Published on Tue, 05/06/2014 - 8:59am

In the Brangus world, everyone knows the Brinks Brangus and Camp Cooley names. Although that herd was dispersed in 2010, the Brinks Brangus cattle, name and tradition of performance-based cattle live on at Westall Ranches near Arabela, New Mexico.

Ray and Karen Westall bought the ranch in October of 2009. Located in the central part of the state, it’s rough, rocky, high desert country, which is why they went with the Brangus breed, said ranch manager Tate Pruett. “This can be the best grass country in the world, and it can be the worst. Since we have had an extended drought, things are pretty tough right now. Brangus cattle are able to adapt to this tough country.”


Pruett came on board as manager in December of 2009, and they bought their first Brangus cattle at the Roswell Brangus Sale in February of 2010. A few months later, they went to Willcox, Arizona, to look at some heifers and pairs that R.L. and Sally Robbs had for sale. “We didn’t know what to expect, and when we drove up we looked over the fence and saw some of the prettiest Brangus heifers you’ve ever seen,” Tate noted. They bought those cattle, and later that summer bought some more from the Robbs, who were suffering from the long-term drought.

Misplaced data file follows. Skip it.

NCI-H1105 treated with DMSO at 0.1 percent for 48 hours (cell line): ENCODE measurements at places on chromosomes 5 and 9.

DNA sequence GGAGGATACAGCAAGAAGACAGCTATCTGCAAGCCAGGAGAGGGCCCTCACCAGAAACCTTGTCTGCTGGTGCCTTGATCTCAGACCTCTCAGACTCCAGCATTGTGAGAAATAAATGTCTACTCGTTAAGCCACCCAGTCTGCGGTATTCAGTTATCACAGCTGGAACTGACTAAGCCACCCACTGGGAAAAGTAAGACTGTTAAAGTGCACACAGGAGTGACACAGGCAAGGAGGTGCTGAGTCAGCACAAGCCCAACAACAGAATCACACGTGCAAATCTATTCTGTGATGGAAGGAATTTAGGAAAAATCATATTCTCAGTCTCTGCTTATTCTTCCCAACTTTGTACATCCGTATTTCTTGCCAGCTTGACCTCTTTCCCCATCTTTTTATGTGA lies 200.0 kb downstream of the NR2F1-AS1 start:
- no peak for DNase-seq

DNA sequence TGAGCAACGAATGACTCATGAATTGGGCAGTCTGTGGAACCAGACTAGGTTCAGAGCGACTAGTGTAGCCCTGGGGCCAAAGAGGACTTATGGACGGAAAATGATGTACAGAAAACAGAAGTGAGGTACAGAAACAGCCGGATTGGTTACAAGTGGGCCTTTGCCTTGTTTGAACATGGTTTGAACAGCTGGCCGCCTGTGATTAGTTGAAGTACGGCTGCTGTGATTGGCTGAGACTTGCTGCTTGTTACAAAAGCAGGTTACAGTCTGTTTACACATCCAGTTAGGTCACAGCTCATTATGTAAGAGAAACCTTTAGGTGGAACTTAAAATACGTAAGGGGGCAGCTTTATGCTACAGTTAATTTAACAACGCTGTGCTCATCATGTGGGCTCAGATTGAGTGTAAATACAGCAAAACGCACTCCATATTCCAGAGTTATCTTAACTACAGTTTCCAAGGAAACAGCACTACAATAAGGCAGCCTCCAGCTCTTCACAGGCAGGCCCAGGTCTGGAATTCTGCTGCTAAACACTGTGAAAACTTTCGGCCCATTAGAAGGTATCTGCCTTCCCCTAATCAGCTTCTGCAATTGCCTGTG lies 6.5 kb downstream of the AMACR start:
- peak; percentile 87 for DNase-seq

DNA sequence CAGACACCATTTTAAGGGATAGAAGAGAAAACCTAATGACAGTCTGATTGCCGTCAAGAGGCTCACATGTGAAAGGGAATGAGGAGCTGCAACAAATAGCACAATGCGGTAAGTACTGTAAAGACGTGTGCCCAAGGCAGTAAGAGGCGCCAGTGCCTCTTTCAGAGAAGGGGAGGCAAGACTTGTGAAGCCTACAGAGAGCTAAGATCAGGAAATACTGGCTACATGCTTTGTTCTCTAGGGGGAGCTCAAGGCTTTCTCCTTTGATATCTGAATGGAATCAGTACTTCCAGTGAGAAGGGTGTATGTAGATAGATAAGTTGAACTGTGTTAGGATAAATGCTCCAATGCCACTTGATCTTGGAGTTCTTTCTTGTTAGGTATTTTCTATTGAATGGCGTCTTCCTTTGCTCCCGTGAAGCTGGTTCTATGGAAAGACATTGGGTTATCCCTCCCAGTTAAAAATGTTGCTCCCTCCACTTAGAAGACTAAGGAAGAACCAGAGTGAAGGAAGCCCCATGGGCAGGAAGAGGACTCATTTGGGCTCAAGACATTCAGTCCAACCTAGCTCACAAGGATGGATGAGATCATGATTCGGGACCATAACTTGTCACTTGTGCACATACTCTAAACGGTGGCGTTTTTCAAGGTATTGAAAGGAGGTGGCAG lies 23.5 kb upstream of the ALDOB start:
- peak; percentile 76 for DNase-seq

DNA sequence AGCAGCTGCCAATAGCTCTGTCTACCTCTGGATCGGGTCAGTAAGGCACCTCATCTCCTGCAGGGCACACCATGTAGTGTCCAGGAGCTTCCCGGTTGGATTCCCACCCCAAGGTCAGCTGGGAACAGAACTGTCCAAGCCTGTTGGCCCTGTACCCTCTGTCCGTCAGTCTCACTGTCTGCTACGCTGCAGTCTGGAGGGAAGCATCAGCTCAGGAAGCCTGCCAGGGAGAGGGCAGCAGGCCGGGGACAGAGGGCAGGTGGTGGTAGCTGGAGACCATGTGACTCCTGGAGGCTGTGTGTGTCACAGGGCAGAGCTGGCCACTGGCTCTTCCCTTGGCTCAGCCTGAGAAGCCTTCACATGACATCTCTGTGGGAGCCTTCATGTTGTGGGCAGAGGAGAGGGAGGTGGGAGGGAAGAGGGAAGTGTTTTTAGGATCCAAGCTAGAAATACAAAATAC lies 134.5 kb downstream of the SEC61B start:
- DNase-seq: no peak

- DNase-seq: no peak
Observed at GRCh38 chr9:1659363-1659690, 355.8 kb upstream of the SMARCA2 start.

“We kept asking who raised the best Brangus cattle, and everyone said Brinks Brangus,” he noted. That November, Ray and Tate attended Camp Cooley’s final dispersal sale – The Final Page – and bought a truckload of heifers.

They were so impressed with the Brinks operation and the results from those heifers, including Brinks Arabela 1038, a bull they raised out of one of those heifers, that when the Brinks Brangus name and the LB Brand came up for sale the next year, Ray bought them from the owner, Klaus Birkel, and registered them in New Mexico.


“We spent the next two years putting together as much of the old Brinks herd as possible, today the herd is about 70 percent Brinks cattle. We have tried to buy as many original Brinks branded cattle we could. It has been easy to learn that the Brinks bred cattle represented a very specific kind of Brangus…. cattle with added muscle and marbling. One of our large groups of original Brinks cows came from Three Trees Ranch in Georgia. This group of cows were really high marbling cattle and will be a piece of the genetic puzzle going forward.”